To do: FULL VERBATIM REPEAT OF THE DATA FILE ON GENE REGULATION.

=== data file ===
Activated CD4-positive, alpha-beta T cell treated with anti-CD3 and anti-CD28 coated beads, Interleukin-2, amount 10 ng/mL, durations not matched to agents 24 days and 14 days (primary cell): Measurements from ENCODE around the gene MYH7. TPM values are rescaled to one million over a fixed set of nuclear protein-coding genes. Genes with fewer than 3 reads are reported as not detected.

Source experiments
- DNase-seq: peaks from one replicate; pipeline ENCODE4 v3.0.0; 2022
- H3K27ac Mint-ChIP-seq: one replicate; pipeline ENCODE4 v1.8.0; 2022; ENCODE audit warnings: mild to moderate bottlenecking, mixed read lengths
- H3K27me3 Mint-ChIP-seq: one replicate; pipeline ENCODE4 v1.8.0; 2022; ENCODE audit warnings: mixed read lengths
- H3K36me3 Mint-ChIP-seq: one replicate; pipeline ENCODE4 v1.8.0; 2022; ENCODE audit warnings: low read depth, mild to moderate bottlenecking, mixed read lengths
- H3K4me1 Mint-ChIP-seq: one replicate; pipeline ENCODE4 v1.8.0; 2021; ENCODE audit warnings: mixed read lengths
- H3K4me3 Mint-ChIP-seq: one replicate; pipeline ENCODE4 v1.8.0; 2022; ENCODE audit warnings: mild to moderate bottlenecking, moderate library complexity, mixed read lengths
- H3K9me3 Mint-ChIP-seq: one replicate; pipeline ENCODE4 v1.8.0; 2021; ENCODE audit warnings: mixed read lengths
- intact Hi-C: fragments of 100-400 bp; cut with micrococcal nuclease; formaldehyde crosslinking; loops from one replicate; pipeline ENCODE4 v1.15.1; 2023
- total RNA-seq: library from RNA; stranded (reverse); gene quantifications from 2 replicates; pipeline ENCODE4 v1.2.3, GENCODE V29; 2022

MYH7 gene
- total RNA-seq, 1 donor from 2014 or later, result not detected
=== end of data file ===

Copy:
Activated CD4-positive, alpha-beta T cell treated with anti-CD3 and anti-CD28 coated beads, Interleukin-2, amount 10 ng/mL, durations not matched to agents 24 days and 14 days (primary cell): Measurements from ENCODE around the gene MYH7. TPM values are rescaled to one million over a fixed set of nuclear protein-coding genes. Genes with fewer than 3 reads are reported as not detected.

Source experiments
- DNase-seq: peaks from one replicate; pipeline ENCODE4 v3.0.0; 2022
- H3K27ac Mint-ChIP-seq: one replicate; pipeline ENCODE4 v1.8.0; 2022; ENCODE audit warnings: mild to moderate bottlenecking, mixed read lengths
- H3K27me3 Mint-ChIP-seq: one replicate; pipeline ENCODE4 v1.8.0; 2022; ENCODE audit warnings: mixed read lengths
- H3K36me3 Mint-ChIP-seq: one replicate; pipeline ENCODE4 v1.8.0; 2022; ENCODE audit warnings: low read depth, mild to moderate bottlenecking, mixed read lengths
- H3K4me1 Mint-ChIP-seq: one replicate; pipeline ENCODE4 v1.8.0; 2021; ENCODE audit warnings: mixed read lengths
- H3K4me3 Mint-ChIP-seq: one replicate; pipeline ENCODE4 v1.8.0; 2022; ENCODE audit warnings: mild to moderate bottlenecking, moderate library complexity, mixed read lengths
- H3K9me3 Mint-ChIP-seq: one replicate; pipeline ENCODE4 v1.8.0; 2021; ENCODE audit warnings: mixed read lengths
- intact Hi-C: fragments of 100-400 bp; cut with micrococcal nuclease; formaldehyde crosslinking; loops from one replicate; pipeline ENCODE4 v1.15.1; 2023
- total RNA-seq: library from RNA; stranded (reverse); gene quantifications from 2 replicates; pipeline ENCODE4 v1.2.3, GENCODE V29; 2022

MYH7 gene
- total RNA-seq, 1 donor from 2014 or later, result not detected